ALBUM REVIEW: Bad Religion – Age Of Unreason

Release Date: May 3rd 2019
Label: Epitaph Records
Website: www.badreligion.com
Facebook: www.facebook.com/badreligion
Twitter: www.twitter.com/badreligion

Rating:

When you’re a band with the legacy of Bad Religion, it must provide some sort of comfort, although the band must certainly know that six years in between their last album (2013’s ‘True North’) is quite a long gap; the band’s longest between records so far.

Guitarist Greg Hetson and drummer Brooks Wackerman have departed the band in this time window, and a lot has happened with society at large as well; the political climate took a turn in such a way that allowed Donald Trump to become US president, and you’d think that Bad Religion would have a lot to say about that.

Guitarist Brett Gurewitz reportedly said in the build-up to the release “…we should have an album’s worth of ‘Fuck Trump’ songs pretty soon. It’s exactly what we need.” With that in mind, the timing seems ripe for the band’s seventeenth studio record, ‘Age Of Unreason’.

‘Chaos From Within’ and ‘My Sanity’ offer solid melodic punk rock, with Greg Graffin‘s solid ear for melody shining through as usual, as well as ‘Do The Paranoid Style’, which is more complex harmonically, but also the band’s signature three-way harmonies and politically charged lyrics are still front and center.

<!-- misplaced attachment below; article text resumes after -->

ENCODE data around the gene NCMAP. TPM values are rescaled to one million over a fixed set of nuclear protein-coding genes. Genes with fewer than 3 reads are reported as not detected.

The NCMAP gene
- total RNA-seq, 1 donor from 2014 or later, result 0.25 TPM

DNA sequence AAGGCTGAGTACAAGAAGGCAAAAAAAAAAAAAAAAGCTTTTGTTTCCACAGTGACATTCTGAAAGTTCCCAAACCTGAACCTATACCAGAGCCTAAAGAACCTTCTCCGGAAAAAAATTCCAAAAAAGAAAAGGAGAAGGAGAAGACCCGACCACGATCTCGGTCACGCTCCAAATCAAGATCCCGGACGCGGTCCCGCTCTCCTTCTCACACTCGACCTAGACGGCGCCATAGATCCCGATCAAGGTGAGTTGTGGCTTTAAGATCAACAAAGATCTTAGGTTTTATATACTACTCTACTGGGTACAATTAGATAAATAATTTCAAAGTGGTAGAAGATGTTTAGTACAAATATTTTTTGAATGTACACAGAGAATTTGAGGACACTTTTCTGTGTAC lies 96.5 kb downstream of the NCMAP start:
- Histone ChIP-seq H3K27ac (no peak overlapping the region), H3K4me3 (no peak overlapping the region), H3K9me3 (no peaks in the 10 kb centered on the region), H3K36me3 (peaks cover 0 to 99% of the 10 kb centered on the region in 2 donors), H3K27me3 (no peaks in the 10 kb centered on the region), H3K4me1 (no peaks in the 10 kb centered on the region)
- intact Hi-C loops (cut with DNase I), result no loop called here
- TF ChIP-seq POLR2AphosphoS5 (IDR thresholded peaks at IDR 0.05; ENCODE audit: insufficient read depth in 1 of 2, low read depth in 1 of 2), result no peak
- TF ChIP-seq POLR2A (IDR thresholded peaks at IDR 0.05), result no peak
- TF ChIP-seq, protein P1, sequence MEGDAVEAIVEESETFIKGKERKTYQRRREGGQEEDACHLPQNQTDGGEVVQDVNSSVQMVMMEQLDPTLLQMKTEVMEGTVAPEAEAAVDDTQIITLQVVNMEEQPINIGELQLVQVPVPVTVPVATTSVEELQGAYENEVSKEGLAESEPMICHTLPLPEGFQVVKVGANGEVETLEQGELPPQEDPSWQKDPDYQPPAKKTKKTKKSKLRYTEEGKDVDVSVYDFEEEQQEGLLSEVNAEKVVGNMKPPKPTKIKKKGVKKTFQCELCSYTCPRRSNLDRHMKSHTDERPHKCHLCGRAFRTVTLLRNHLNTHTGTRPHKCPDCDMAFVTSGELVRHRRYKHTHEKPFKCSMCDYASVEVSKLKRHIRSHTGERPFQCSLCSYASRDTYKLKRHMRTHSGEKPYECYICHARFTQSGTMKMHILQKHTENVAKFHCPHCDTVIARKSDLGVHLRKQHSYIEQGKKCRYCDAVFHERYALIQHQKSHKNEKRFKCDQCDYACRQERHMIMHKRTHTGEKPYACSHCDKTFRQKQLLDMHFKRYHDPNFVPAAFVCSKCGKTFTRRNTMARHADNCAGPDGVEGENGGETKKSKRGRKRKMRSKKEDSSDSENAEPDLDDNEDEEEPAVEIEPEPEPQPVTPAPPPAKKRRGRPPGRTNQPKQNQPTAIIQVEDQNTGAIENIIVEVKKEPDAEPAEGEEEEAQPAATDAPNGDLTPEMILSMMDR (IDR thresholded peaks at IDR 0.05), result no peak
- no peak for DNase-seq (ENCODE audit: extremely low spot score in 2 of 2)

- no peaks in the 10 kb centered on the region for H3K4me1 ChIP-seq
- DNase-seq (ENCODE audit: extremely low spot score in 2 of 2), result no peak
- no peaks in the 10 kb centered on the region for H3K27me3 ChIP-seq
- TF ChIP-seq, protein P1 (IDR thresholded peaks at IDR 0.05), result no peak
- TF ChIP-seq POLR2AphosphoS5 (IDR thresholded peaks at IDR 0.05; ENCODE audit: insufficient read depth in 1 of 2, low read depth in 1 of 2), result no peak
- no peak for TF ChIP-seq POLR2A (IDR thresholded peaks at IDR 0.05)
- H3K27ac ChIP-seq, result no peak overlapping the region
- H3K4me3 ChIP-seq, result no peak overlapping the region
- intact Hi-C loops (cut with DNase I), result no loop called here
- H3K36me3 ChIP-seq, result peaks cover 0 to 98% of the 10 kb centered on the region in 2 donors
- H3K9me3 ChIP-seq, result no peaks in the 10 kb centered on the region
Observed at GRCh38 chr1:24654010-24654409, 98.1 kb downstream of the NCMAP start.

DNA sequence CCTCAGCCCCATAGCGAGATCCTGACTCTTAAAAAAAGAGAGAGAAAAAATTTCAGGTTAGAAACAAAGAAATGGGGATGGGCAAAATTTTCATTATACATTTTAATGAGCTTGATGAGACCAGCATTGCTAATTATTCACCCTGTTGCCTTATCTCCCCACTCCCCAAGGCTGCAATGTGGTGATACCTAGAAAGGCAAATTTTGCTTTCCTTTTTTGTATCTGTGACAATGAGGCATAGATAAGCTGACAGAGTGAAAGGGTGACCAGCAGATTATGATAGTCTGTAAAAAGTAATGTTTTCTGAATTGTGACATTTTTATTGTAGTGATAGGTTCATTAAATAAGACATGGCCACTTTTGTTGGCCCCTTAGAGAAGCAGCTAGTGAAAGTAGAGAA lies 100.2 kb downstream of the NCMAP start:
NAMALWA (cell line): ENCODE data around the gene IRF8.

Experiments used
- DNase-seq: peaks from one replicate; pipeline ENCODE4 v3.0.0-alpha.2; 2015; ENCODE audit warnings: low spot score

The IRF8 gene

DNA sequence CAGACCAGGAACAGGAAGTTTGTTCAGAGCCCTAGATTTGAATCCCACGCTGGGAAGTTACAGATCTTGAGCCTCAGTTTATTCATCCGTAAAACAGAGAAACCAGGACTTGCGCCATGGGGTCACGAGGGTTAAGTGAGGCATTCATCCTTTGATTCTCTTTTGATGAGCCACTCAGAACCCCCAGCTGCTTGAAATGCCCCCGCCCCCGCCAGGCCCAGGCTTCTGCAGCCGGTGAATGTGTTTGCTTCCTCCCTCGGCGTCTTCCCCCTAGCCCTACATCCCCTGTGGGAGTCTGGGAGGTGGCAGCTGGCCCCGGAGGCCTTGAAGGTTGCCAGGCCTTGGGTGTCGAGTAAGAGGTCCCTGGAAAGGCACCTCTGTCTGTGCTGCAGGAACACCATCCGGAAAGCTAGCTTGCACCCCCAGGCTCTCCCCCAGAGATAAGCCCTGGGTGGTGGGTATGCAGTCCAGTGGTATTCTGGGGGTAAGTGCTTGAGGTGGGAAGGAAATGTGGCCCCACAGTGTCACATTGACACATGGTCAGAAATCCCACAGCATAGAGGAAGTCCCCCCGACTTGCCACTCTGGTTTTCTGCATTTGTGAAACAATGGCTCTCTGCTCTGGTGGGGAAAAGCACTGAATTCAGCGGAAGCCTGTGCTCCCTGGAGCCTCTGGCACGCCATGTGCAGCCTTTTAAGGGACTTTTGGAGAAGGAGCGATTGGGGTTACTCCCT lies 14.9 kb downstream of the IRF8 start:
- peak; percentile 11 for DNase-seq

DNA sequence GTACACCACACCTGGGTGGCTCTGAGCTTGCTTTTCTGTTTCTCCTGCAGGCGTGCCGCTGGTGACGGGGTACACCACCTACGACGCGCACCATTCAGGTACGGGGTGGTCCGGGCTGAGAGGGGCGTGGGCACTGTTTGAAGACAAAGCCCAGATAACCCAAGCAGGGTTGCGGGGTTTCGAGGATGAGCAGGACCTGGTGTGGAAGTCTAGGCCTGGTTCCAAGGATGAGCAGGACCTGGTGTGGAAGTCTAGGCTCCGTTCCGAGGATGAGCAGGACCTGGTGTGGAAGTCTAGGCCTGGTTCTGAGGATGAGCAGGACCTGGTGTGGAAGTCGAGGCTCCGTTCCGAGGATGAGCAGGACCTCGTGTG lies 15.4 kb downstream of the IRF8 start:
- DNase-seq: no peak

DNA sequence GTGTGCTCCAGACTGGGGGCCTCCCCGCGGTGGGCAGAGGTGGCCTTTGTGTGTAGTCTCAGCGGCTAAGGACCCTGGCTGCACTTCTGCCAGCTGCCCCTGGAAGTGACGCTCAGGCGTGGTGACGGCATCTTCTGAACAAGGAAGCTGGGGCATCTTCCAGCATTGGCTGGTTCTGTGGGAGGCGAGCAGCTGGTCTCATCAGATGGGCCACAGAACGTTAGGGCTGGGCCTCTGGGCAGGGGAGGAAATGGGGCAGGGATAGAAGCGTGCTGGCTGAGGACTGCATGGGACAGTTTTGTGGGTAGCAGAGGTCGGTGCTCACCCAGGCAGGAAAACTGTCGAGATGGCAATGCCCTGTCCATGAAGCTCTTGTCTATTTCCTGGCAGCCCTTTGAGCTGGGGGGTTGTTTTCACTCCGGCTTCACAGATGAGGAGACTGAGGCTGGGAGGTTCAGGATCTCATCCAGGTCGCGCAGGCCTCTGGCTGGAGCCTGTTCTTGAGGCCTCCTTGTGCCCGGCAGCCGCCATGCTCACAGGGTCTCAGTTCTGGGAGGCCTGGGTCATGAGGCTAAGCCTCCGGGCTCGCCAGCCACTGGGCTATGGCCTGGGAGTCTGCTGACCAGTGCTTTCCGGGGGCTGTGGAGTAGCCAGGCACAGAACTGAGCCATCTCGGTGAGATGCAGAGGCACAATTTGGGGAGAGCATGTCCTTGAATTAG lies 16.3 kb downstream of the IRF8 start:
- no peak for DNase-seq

Even if this isn’t musically reinventing the wheel (they’ve already done that and inspired countless bands), you can always count on Bad Religion for insightful, witty retorts against political and societal ills. ‘End Of History’, for example, is a scathing riposte against myopic nostalgia, and, of course, Donald Trump.

Unsurprisingly, this album is like most albums of this ilk; designed for fans to familiarise themselves with the songs, learn the words, and then have a wonderful time at the show. All in all, this is another solid offering from the punk veterans. At this point, you know what you’ll get with Bad Religion, with a song like the immediate ‘Since Now’ being a typical example of what they offer.

‘Age Of Unreason’ may not quite end up being the white-hot, all-encompassing soundtrack to post-Trump America, but it’s essential for fans.